Wednesday, December 16, 2009

Santa and all certainty

Maybe they are seven years old. Maybe they are five. If they are 12 or 13 we’d all be better because of it.

Nevertheless, the question will come, certainly. And when it does, maybe you’ll hear a tectonic groan beneath your household. Seismic plates will shift. A tea cup could tumble.
The truth and the miraculous, intertwined as a matter of course, will inevitably disentangle, like a child’s shoelaces.

An apple will be bitten.

Cold calculations will be confronted.

Maybe baby bites at first. Maybe a few lead-in questions, such as, how can a reindeer fly when it doesn’t have wings?

As a child becomes spatially savvy you may see them, a storm on their brow, mulling over the width of the chimney flue and the girth of Santa’s stomach. They may squint at the pitched roof, all the while trying to rationalize the improbable rooftop, gift-laden landing.

They may begin to pshaw the sheer logistics of a one-night benevolent romp around the globe.

Bit by bit, detail by astounding detail, they may unravel the myth, while you still coax its authenticity.

Or maybe the question just comes out of the blue, a sparrow falling.

Is Santa Claus real?

The answer? Without question!

He’s the medical worker who gives free care for the uninsured.

He’s everyone who stocks the shelves at a soup kitchen.

He’s the one who wraps a gift for a family in need.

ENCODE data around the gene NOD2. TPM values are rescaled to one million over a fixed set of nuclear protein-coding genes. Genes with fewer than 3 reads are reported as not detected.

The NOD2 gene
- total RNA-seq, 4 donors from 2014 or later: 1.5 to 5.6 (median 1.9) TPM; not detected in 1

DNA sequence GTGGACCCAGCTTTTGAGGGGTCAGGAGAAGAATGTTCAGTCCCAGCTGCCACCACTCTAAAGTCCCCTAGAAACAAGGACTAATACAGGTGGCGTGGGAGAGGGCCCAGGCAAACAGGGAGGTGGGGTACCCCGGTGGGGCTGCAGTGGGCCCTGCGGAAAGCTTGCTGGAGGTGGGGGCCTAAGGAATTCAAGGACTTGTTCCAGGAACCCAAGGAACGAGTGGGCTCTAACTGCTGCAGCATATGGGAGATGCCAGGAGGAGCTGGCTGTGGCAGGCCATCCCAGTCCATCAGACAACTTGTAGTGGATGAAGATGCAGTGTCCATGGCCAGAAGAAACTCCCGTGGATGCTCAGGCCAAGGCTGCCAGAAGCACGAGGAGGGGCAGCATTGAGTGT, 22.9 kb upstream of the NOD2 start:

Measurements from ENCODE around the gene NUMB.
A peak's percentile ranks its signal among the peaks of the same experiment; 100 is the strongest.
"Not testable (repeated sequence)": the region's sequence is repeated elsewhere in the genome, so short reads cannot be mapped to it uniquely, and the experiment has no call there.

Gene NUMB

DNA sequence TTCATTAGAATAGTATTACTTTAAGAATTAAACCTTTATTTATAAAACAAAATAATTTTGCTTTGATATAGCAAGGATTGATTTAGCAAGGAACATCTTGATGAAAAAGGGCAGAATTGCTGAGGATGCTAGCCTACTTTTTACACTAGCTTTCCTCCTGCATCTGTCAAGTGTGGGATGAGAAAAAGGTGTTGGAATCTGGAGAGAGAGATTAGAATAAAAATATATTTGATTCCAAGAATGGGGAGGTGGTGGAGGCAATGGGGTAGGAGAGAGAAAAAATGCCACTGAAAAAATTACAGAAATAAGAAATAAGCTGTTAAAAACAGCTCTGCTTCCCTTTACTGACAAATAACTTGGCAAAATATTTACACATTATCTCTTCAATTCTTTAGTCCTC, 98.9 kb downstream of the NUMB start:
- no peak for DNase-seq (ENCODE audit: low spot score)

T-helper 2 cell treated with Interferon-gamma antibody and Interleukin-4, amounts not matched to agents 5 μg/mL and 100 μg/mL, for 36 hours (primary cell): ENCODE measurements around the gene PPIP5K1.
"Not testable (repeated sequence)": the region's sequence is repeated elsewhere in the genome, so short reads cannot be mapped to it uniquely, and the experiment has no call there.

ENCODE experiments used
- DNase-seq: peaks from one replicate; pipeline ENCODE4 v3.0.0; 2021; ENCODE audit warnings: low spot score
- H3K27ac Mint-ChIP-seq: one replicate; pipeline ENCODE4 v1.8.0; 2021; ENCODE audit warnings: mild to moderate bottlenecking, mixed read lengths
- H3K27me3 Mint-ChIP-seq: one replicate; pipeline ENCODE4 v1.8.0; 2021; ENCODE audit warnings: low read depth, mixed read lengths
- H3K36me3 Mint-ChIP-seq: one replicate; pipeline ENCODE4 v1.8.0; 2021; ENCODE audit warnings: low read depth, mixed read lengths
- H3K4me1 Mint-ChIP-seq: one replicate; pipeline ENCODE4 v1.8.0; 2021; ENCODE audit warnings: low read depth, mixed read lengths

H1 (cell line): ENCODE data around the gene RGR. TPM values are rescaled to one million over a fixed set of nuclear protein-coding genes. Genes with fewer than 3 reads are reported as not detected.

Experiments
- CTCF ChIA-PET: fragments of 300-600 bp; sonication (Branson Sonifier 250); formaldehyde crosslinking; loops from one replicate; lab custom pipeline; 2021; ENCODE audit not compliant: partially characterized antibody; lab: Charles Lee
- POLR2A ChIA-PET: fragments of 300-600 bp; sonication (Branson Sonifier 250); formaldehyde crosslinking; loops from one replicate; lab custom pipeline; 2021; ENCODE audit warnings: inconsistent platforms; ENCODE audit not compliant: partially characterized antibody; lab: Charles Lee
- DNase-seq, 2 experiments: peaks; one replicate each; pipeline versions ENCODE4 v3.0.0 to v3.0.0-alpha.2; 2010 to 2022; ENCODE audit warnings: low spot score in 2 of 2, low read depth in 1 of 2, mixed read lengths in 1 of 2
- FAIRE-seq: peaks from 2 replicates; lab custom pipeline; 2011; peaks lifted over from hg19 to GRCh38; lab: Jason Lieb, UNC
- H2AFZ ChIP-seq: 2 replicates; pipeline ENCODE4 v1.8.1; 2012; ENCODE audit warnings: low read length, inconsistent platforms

He’s the teacher who instills compassion.

He’s the volunteer who stays late.

He’s the boss who says cut out early.

He is the CEO who takes a pay cut.

He’s the one who visits the sick, the one who befriends the lonely.

He’s the patriot who gives his love, even his life, for his country.

He’s the neighbor who shakes the hand of a new immigrant.

He’s the commuter who sings his lungs out alone in his car.

He’s the parent who skips the meeting to attend the school play.

He’s the Red Sox fan now quietly pulling for the Cubs.

He’s the one who says a silent prayer when the sirens go by.

He’s the homeowner who houses a hurricane victim.

He’s the aged spiritual leader still ecstatic about the message.

He’s the stranger who mailed your misplaced envelope.

He’s the mentor of a troubled child, the tutor at a prison.

He’s a foster parent.

He’s the impetus for all belly laughs.

He’s the deli person who knows your name and knows how you like your sandwich.

He’s the driver who pulls over when you’re stalled in the breakdown lane.

He’s the firefighter or ambulance corps member who leaves the warm sanctity of bed on
a frigid night to respond to an alarm.

He’s the oil chief who provides cheap fuel for poor families during a cold winter.

He’s the student of history.

He’s the one who troubles himself over the future, getting his hands dirty in autumn to
insure daffodils in the spring.

He’s the corporate leader without a post office box in Bermuda.

He is the honest mechanic, the calming and comical nurse, the craggy town watchdog, the politician who shuns credit.

He makes the meals.

He takes the fall.

He’s the brave voice who declares “Diversified we stand!”

That gutsy super man and super woman. That jolly ally. That friend forever, no matter what. That voice for the weak. That donor. That devotee of the disenfranchised.

He is the merciful we.

Still, there’s no need to tell the little ones.